COLLEGE PARK, Md. — The University of Maryland football team burst onto the field before Saturday’s game against Michigan State and sprinted to the opposite end. Then the players knelt around a large “79” painted on the ground behind one end zone.
It is a ritual they have repeated before each home game this season. In June, Jordan McNair, a 19-year-old offensive lineman who wore No. 79, died two weeks after collapsing during a team workout.
But everything else about the past week was different: the conclusion of two separate investigations, one into McNair’s death and one into the football program’s culture under Coach D.J. Durkin; the reluctant decision on Tuesday by Wallace D. Loh, the university president — under heavy pressure from the Board of Regents — to reinstate Durkin from 80 days of administrative leave; and the near-universal condemnation from students, the news media and state lawmakers of that decision.
On Saturday, Maryland looked like a football team suffering under the weight of the previous week. It looked like a football team whose head coach had been reinstated, led a day of practices, and then been fired, all within 24 hours. It looked like a team whose players were compelled to spend the week ensuring some measure of justice for their dead friend and teammate.
Michigan State scored on its first two drives of the game and went ahead, 10-0, on its way to an easy 24-3 victory. Maryland gained only 8 yards in the first quarter and 100 in the game. Its standout player was punter Wade Lees, who averaged 45 yards on eight punts. But as more evidence of the program’s rough stretch, he had been involved in a scuffle involving teammates after practice during the week that resulted in a call to the police.
Maryland’s last, best chance at a victory on Saturday came with 11 minutes left in the fourth quarter, down, 17-3. Maryland defensive lineman Byron Cowart intercepted Rocky Lombardi’s pass and was rumbling toward a touchdown, but just before the end zone, the ball was chopped out of his arms for a touchback.
On the next play, Michigan State scored on an 80-yard run.
“We are right there playing one of the top programs in the nation, certainly one of the top programs in our league, and we’re that far away from it being 17-10,” Maryland’s interim head coach, Matt Canada, said after the game.
Canada blamed himself for the loss, repeatedly saying he needed to coach better, and acknowledged it had been a tough week. “This week was a challenging week,” he said. “That is a fact. You guys all know that.”
He would not comment on how Maryland players felt about the week, and none were made available to speak to the news media after the loss.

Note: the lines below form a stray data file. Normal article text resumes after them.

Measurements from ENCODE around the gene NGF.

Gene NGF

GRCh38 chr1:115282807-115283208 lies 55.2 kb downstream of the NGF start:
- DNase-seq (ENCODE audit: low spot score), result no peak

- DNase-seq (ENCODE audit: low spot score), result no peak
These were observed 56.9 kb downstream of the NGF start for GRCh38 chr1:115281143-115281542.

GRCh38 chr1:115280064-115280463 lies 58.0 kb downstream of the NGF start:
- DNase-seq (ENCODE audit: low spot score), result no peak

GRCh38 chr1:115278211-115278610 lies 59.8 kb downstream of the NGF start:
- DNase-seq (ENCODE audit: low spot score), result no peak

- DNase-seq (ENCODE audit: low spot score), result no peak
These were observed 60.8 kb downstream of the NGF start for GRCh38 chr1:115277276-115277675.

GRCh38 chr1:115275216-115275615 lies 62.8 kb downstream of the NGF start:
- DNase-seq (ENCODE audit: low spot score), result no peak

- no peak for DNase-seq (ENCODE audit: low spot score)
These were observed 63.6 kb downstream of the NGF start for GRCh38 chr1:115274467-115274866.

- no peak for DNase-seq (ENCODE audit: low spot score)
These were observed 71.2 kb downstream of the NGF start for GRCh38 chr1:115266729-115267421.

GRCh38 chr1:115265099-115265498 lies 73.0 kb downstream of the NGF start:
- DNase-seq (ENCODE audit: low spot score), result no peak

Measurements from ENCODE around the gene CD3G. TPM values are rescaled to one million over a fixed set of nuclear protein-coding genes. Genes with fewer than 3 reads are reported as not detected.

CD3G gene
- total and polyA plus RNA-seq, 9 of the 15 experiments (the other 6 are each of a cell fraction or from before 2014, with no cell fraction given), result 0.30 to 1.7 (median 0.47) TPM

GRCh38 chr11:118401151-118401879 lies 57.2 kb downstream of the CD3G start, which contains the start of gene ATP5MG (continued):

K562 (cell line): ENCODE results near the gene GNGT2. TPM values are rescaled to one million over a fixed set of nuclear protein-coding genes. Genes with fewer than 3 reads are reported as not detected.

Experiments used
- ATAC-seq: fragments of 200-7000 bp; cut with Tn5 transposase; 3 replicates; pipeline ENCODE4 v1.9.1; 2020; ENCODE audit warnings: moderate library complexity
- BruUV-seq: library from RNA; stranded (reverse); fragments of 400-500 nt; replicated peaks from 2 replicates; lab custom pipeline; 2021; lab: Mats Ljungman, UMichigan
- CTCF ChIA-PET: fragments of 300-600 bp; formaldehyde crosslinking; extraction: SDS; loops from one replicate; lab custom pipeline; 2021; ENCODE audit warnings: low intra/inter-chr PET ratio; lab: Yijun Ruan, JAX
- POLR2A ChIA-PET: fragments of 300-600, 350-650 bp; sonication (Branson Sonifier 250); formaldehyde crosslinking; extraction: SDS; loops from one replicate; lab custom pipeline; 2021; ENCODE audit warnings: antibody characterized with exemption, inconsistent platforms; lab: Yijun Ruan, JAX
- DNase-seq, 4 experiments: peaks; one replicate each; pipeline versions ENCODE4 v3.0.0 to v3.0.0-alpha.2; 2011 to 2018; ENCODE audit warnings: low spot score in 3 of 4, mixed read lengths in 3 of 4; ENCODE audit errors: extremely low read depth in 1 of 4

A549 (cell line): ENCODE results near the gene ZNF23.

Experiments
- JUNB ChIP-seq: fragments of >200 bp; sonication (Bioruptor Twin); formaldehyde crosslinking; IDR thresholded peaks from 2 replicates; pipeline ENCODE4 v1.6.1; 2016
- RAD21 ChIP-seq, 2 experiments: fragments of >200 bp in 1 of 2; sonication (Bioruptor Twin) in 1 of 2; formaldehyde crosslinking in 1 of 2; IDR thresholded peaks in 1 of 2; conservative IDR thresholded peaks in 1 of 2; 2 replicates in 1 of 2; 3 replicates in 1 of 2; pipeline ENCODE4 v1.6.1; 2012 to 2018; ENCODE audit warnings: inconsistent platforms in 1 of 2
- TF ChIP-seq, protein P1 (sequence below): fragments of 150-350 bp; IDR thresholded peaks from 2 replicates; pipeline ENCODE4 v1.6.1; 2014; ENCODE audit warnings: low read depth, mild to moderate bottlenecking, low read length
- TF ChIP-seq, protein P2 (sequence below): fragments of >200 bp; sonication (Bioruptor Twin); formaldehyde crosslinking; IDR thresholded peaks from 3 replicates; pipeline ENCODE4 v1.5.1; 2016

The mood on campus was muted before the game, though that could have been because of the cold November wind whipping through College Park.
A few hundred students dutifully carried bags of beer cans to the Greek life tailgate, and a smattering of fans lined the entrance to the west gate two hours before kickoff to welcome the Terrapins’ team bus. Besides some vigorous clapping directed at the interim head coach, there was little to suggest anything other than a typical Maryland football game.
The 51,802 capacity Maryland Stadium was two-thirds full — the team’s regular attendance this season — and the small student section seemed to evaporate as the Maryland offense sputtered and the Spartans ran away with the game.
Many students in attendance supported Loh’s decision to fire Durkin, if not the convoluted process that led to it.
“There is basically a general consensus among students that it was a good decision to fire the coach,” said the freshman Arno Babcock, 18. “Everybody loves President Loh.”
Babcock’s friend Benjamin Horton, also an 18-year-old freshman, concurred, and said he hoped that the scrutiny of Maryland’s football program would both ensure the safety of its players going forward and perhaps that of football players at other colleges, too.
“It is a good wake-up call to show across the whole United States the culture behind football practices and coaches and how they treat their players,” Horton said.
Allison Kinzer, a 23-year-old student, said Durkin’s firing forestalled campus protests, and she questioned why he was reinstated in the first place.
“They should’ve never hired him back,” she said. “If they would’ve kept him, it would’ve been a disaster.”
Maryland opened the season with an impressive victory over then-No. 23 Texas, but as has been the norm since it joined the Big Ten five years ago, the team has struggled in conference play. Saturday’s loss dropped Maryland’s conference record to 3-3, with games against ranked Ohio State and Penn State to come.
Maryland last had a winning record in 2013, its final season in the Atlantic Coast Conference. Traditionally a basketball school, Maryland was a member of the basketball-mad A.C.C. for 60 years.
Joining the football-heavy Big Ten has been blamed in part for the hard-charging culture that led to McNair’s death and the reluctance of the Board of Regents to recommend that Loh fire Durkin, despite a pedestrian 10-15 record in his first two seasons.
Reminders of the Big Ten are almost as ubiquitous in Maryland Stadium as the logo of Under Armour, the sports apparel manufacturer founded by an alumnus, the football booster Kevin A. Plank. The conference logo is painted on the field — just yards away from two smaller “79” reminders of McNair. And over the west gate, Big Ten flags fly just below those of the state of Maryland.